For decades, fashion scholars have debated whether fashion should be considered an art form or whether it is solely a craft. Some believe that due to the utilitarian aspect of fashion, it should not be considered art. However, much like famous Impressionist artists of the 19th century, such as Claude Monet, Georges Seurat and Vincent van Gogh, fashion designers also use their creativity as a form of self expression. This becomes even more apparent when fashion designers collaborate with artists. A glance back into fashion history reveals many collaborations between artists and fashion designers, beginning in the early 1900s. Paul Poiret, the first couturier to fuse art and fashion, worked with with prominent artists and illustrators including Georges Lepage, Erté, Georges Barbier and Raoul Duffy. In the 1930s, Elsa Schiaparelli collaborated with surrealist artists Salvador Dalí, Jean Cocteau and Christian Bérard.

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Evening jacket designed by Elsa Schiaparelli in collaboration with Jean Cocteau (Image Credit: metmuseum.org)

During the 1960s, pop artist Andy Warhol joined with Yves Saint Laurent who used Warhol’s Campbell soup can imagery from his paintings to create a series of A-line paper dresses, one called “The Souper Dress.”

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The Souper Dress featuring Andy Warhol’s soup can graphics (Image Credit: metmuseum.org)

Fast forward to the 21st century. Marc Jacobs, while creative director at Louis Vuitton, collaborated with artists to reinvent the iconic LV logo handbag: Stephen Sprouse’s scrawled silver graffiti (2000), Takashi Murakami’s animated motifs (2004), Richard Prince’s “nurse” prints (2008) and Yayoi Kusama’s polka dots (2012).

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Louis Vuitton animated motifs bag in collaboration with Takashi Murakami

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Louis Vuitton animated motifs bag in collaboration with Stephen Sprouse

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Yayoi Kusama’s polka dotted Louis Vuitton bag
(Image source: NY Times)

In 2016, designer Nicolas Ghesquière channeled California and continued the trend of artistic bags with the LV Petite Malle (small truck) for Cruise ’16.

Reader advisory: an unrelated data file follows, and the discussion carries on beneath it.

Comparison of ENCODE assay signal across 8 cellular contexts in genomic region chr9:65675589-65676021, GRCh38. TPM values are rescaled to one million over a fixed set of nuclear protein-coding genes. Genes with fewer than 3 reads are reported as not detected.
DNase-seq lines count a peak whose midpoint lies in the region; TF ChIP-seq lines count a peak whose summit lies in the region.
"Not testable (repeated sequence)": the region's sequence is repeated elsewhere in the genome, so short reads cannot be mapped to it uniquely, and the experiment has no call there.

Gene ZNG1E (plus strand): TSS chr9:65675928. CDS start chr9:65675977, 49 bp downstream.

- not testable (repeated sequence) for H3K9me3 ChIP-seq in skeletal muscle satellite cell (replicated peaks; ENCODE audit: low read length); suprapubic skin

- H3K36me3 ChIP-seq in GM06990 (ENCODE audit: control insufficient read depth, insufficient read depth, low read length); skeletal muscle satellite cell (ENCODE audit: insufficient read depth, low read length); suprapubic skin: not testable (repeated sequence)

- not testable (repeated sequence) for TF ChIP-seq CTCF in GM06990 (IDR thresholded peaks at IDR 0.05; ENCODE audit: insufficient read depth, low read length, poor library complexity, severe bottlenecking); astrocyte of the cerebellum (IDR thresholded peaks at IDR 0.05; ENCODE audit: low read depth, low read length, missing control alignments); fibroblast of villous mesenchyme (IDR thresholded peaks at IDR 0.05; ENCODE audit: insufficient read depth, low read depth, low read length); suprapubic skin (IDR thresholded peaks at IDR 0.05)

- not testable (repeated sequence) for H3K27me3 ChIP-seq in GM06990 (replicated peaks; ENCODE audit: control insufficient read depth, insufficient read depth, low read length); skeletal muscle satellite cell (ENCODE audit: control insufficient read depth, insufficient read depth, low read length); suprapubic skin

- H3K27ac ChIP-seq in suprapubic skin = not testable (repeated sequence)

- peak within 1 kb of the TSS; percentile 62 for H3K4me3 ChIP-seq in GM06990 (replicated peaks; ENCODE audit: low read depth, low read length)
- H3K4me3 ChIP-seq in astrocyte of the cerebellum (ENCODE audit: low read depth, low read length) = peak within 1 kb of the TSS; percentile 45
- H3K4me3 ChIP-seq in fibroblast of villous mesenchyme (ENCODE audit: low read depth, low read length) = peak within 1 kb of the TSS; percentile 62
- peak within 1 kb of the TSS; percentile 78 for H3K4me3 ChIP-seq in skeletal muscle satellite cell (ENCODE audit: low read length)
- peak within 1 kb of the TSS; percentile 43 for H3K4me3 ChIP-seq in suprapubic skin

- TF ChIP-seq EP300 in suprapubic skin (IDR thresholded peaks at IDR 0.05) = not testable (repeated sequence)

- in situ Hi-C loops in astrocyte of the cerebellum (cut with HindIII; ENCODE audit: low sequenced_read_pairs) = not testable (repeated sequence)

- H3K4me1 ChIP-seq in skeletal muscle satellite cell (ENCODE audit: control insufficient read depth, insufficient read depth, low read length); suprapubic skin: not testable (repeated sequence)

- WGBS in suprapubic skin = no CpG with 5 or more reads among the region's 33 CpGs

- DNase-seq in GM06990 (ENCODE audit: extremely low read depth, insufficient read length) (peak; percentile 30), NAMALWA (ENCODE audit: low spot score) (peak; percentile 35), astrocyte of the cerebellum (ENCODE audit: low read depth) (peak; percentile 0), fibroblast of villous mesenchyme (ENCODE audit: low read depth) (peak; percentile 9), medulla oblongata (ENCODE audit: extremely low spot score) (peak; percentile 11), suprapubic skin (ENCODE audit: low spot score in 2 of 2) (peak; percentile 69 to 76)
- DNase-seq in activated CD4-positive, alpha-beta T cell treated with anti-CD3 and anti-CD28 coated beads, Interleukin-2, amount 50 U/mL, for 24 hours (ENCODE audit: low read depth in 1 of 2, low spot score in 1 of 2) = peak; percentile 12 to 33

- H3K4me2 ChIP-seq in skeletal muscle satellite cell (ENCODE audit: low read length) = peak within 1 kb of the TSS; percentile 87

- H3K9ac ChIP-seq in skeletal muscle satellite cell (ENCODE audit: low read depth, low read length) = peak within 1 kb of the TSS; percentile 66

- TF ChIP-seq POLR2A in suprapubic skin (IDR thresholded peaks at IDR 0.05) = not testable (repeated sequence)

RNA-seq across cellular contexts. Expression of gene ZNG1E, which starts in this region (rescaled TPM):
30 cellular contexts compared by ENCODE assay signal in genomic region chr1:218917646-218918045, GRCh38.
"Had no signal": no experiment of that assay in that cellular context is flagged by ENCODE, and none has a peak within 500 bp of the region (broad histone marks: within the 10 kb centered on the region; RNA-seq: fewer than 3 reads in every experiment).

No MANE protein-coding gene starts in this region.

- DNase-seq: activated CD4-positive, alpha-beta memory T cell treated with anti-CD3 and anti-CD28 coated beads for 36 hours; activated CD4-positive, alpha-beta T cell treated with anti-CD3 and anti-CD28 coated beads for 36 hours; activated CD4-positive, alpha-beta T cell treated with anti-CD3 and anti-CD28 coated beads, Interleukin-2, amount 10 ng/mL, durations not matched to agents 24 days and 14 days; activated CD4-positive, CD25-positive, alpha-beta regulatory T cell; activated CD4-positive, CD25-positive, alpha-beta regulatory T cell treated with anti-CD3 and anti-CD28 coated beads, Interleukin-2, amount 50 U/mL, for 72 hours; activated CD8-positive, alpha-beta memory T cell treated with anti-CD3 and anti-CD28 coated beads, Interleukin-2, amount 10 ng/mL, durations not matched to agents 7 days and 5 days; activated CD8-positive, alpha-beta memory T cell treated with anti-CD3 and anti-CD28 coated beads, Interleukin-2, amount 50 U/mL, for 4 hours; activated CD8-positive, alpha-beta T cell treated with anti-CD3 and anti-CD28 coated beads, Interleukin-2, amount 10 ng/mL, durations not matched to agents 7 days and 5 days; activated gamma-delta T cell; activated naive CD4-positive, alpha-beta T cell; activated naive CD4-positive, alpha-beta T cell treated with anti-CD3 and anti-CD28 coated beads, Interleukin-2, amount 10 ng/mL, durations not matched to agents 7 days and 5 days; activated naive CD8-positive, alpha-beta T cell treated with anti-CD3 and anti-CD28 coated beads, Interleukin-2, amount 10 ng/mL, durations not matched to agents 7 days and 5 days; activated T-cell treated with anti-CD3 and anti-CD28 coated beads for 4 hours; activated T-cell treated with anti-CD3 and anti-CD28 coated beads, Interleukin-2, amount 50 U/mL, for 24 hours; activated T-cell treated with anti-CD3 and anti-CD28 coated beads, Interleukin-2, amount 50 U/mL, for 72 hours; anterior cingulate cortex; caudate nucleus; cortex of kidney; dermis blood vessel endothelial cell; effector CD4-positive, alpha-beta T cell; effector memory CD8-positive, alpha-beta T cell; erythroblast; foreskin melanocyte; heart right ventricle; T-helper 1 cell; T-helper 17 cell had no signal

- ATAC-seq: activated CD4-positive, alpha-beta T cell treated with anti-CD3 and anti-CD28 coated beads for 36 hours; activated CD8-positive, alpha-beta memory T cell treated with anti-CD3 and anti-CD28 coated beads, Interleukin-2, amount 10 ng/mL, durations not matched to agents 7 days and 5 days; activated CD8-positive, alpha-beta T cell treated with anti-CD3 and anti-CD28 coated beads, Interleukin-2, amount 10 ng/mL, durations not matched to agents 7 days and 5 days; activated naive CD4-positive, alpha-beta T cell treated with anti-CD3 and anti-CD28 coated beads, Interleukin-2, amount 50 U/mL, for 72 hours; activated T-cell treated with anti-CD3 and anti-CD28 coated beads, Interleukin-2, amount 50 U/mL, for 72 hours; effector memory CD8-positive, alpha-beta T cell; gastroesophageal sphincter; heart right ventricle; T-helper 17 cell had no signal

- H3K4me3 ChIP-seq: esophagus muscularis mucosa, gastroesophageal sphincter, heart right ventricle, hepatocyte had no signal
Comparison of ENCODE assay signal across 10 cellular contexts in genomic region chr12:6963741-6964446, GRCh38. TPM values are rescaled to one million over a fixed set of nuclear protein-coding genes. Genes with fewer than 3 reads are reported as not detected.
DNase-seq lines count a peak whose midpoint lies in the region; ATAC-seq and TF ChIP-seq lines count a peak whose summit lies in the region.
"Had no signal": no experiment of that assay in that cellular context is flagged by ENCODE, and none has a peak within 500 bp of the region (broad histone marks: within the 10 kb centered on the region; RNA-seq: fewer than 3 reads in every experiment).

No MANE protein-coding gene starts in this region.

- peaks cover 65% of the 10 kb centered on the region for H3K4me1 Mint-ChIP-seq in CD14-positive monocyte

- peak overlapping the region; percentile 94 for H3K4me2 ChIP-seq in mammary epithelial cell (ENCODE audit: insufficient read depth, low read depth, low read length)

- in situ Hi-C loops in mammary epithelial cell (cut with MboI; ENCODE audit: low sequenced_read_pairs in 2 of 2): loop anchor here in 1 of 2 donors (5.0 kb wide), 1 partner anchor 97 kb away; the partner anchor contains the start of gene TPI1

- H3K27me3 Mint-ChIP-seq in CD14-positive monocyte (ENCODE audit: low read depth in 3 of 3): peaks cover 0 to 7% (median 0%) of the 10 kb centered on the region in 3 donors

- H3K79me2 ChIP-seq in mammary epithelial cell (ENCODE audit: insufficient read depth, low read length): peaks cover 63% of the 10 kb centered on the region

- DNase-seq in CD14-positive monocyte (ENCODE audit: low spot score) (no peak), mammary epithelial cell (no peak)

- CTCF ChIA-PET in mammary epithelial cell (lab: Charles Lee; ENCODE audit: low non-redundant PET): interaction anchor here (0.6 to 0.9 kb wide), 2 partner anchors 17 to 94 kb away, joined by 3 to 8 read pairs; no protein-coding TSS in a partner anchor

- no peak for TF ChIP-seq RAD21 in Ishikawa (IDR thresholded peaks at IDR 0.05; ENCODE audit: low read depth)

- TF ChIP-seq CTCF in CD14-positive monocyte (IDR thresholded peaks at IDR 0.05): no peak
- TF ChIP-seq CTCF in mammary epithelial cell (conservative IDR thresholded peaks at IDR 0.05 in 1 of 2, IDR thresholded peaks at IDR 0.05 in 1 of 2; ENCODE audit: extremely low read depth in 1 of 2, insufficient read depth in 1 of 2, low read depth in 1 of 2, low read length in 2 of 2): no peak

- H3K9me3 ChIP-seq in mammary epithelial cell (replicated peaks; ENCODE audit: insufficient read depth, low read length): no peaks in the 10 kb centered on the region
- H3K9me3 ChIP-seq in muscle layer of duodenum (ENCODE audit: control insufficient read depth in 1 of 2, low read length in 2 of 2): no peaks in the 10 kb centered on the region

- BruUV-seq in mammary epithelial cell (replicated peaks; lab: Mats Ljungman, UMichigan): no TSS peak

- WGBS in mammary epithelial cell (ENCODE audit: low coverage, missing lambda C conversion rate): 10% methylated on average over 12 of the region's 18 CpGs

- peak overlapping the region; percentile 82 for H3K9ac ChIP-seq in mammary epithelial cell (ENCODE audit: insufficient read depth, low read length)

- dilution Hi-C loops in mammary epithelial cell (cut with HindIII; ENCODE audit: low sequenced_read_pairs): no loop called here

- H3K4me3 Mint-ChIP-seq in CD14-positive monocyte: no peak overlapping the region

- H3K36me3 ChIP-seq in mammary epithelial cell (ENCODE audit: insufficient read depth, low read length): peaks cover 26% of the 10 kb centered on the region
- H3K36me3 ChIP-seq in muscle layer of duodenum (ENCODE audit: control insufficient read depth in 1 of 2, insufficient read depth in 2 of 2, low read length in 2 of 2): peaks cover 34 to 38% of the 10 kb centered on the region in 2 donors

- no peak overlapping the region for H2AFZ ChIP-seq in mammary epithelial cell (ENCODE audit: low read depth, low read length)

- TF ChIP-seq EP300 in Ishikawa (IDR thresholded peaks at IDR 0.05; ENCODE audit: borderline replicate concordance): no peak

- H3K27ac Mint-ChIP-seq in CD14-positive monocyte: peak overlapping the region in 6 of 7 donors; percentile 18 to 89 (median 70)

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Louis Vuitton Petite Malle clutch

For the past couple of seasons, the trend of marrying art and fashion has become even stronger. Christopher Kane’s gown with nude figure patterns was amongst the most talked about at Met Gala 2015 when worn by FKA Twigs.

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FKA twigs wearing a Christopher Kane gown at Met gala 2015 (Image source: Daily Mail)

Moschino introduced pop culture and graffiti-inspired art in its Fall Winter 2015 collection. The graffiti gown and matching gloves from this collection was later worn by Katy Perry, also at the MET gala.

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Katy Perry in Moschino gown at Met gala 2015 (Image Source: US Weekly)

For their Spring Summer 2016 collection, Dolce & Gabbana paid tribute to Italy with dresses featuring imagery depicting different cities and their names – Roma, Venezia, Portofino amongst others.

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Featured above: Dolce & Gabbana dress with artwork depicting Roma and Venezia

Pierpaolo Piccioli collaborated with Zandra Rhodes for Valentino’s Spring Summer 2017 collection, creating gowns with prints of the Hieronymus Bosch painting, the Garden of Earthly Delights.

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Valentino Spring Summer 2017

A maxi dress from Alice+Olivia’s Spring/Summer 2017 ready-to-wear collection depicts a caricature of CEO/designer Stacey Bendet, sporting red lips and round sunglasses.

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Alice+Olivia Spring Summer 2017 (Image Credits: Vogue)

Marques’ Almeida added intricate floral art on their dresses, shorts, blouses and trousers.

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Marques’ Almeida Spring Summer 2017

At Dior, designer Maria Grazia Chiuri introduced feminine gowns and embroidered tulle dresses with tarot cards, cosmic and floral-inspired art with names like “Le Monde”, “La Lune” and “Le Soleil.”

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Dior Spring Summer 2017

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Dior Spring Summer 2017

Scholars will continue to debate whether fashion is really art, but we at the University of Fashion believe it is, especially when created in collaboration with artists!

Learn more about fashion history, past and present, with our costume history lessons: 100 Years of Fashion Rebels & Revolutionaries, Parts 1 & 2, Keeping Up With the Jones and Wheels Reels & Automobiles.

From Boudoir to Runway – Luxury Loungewear is Here to Stay

- - Trends

It’s not that runway fashion is getting slouchier, but comfort has lately become as much a part of designer wear as aesthetics and sophistication.